Quantcast

Interiorssneak peeks

A Tiny House on Maui Surrounded by Pasture Land

by Kelli Kehler

Zeena and Shane Fontanilla both grew up on the island of Maui in Hawaii, but they didn’t meet one another until after college when they went on a blind date together. Now the couple are living the dream — their 360-square-foot tiny house is parked on a wide stretch of land on their native island, along with their young son, Maverick. The picture looks pretty perfect now, but it wasn’t an easy (or quick) road to this dream realized.

The couple, who works for a family residential construction company — Shane works in the field and Zeena works in the office — kickstarted the process in April 2015. This was after they were engaged and just eight months before their wedding date. “Binge-watching Tiny House Nation on HGTV helped us hone in our ideal design,” Zeena shares. “It took us two years to complete with only nights and weekends to work on the house.” This project was completed by Zeena, Shane, and Shane’s father. “My husband grew up in a family of builders so he always had the dream to build his own home,” Zeena begins. “I don’t think he imagined it to be this small, but I think this was the perfect size for our first build together. This project was the best premarital counseling we could’ve asked for. Prior to starting our project I knew many joint decisions would need to be made. ‘Many’ was an understatement, try one billion decisions needed to be made. Let’s just say our communication skills are top notch. One exercise that is extremely helpful in any miscommunication is choosing a number between 1-10 displaying how much this matter means to you. You quickly realize which person this matter means the most to, which diffuses the argument quite fast.”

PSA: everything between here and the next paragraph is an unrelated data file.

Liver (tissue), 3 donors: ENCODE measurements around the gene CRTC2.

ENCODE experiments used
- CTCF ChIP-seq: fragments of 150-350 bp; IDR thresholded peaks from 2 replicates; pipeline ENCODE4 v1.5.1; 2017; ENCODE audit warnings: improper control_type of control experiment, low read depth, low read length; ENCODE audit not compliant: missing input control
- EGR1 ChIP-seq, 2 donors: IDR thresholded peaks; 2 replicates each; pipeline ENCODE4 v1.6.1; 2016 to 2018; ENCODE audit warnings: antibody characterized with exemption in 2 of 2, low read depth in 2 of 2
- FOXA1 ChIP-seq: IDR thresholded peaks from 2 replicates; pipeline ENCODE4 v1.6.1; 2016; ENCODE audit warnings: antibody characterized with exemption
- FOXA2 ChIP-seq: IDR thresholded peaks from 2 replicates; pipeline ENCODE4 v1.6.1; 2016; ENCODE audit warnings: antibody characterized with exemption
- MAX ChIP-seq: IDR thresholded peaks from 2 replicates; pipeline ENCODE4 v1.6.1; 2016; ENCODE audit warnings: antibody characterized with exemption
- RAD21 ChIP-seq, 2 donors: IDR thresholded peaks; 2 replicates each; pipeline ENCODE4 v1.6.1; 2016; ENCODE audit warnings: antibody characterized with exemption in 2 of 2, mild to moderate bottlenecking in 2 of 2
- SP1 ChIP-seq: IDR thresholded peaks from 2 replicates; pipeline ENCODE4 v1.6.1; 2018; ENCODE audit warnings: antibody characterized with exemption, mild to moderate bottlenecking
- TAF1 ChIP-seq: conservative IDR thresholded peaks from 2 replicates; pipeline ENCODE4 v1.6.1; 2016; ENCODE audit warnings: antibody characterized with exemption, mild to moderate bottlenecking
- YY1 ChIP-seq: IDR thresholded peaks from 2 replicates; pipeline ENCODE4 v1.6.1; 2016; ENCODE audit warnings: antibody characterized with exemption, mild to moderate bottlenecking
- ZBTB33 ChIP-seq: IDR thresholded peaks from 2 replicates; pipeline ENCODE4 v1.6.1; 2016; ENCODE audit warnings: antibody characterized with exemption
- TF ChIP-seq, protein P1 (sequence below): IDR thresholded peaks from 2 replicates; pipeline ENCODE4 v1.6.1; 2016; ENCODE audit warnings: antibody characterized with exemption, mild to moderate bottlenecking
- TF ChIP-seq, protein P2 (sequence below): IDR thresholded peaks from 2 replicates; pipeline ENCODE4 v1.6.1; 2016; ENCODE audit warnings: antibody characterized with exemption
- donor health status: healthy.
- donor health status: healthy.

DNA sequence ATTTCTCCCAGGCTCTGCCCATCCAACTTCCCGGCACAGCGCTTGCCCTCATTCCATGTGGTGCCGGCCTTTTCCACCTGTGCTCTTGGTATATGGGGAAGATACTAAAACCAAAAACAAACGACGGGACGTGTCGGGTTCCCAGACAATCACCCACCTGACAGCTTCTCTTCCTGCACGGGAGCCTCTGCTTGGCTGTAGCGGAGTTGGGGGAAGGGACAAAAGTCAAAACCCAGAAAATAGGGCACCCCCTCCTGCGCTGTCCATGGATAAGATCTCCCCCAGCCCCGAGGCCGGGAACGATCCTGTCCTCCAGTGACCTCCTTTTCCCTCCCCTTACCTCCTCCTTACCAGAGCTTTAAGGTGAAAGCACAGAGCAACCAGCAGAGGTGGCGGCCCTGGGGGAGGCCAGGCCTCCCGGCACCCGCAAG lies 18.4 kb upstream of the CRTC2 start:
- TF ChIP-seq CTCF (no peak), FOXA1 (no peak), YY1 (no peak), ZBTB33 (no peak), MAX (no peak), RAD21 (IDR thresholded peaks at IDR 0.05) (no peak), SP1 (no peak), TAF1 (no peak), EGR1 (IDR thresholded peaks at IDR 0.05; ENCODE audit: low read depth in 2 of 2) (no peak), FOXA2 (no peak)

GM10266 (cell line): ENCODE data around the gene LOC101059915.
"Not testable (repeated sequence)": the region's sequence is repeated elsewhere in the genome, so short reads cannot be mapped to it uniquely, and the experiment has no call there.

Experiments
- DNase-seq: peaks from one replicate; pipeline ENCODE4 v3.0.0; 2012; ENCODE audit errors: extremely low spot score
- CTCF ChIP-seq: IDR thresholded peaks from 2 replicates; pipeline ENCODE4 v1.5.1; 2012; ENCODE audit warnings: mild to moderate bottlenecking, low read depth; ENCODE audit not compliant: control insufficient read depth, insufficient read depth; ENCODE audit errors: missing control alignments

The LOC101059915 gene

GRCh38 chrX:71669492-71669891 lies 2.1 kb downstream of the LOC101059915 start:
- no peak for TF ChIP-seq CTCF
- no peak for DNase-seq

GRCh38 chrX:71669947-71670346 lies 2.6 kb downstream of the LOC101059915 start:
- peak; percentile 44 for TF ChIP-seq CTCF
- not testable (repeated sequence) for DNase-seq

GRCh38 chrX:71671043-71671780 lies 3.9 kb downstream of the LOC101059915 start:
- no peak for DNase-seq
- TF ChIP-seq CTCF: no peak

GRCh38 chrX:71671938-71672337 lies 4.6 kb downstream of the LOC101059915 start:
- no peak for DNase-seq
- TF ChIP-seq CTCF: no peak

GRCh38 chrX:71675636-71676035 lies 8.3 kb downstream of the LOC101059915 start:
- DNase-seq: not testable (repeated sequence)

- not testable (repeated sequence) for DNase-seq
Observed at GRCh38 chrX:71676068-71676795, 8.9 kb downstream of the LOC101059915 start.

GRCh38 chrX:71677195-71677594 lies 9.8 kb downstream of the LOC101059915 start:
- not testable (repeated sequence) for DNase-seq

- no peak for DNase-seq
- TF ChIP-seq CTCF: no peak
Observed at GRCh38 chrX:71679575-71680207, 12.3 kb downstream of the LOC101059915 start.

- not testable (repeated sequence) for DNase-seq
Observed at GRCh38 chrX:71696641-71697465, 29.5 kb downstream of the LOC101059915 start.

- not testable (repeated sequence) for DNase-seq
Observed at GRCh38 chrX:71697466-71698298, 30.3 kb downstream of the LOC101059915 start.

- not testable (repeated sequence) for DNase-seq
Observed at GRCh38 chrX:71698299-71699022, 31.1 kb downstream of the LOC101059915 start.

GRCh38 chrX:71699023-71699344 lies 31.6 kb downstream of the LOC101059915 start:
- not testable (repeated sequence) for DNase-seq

Once the hard work was behind them and the couple moved in (now with 19-month-old son, Maverick), a whole new set of challenges presented themselves to the family. “Unlearning what ‘normal home life’ means was a challenge we faced in our first six months in the tiny house,” Zeena reveals. “My husband and I became off-grid dwellers in our mid- to late-twenties with no prior experience. We went from never questioning electricity use at night to thinking twice about turning on a switch. Even though we had our battery storage customized to our electrical output plus some, it felt scary to trust a system we didn’t quite understand.”

Setbacks and learning curves aside, they have gained a wealth of knowledge, and have much to be thankful for, including, “The financial freedom it’s given us in such an expensive state,” Zeena notes. “We spent $45,000 to build our home when ‘normal’ homes on Maui cost around $400,000+.” The home was built and then driven to and parked on less than .25 acres of pasture land, which the Fontanillas rent from a family friend.

What quickly connected the couple over that first blind date — their “mutual love for exploring the many ecosystems Maui has to offer” (“and the fact that we both LOVE Mexican food,” Zeena adds) — ended up becoming a full-circle theme for Zeena and Shane as they find themselves navigating life truly off the grid. Their shared devotion for their home, their family, and the beauty that surrounds them is so evident, it’s definitely not lost on others who set foot in their home.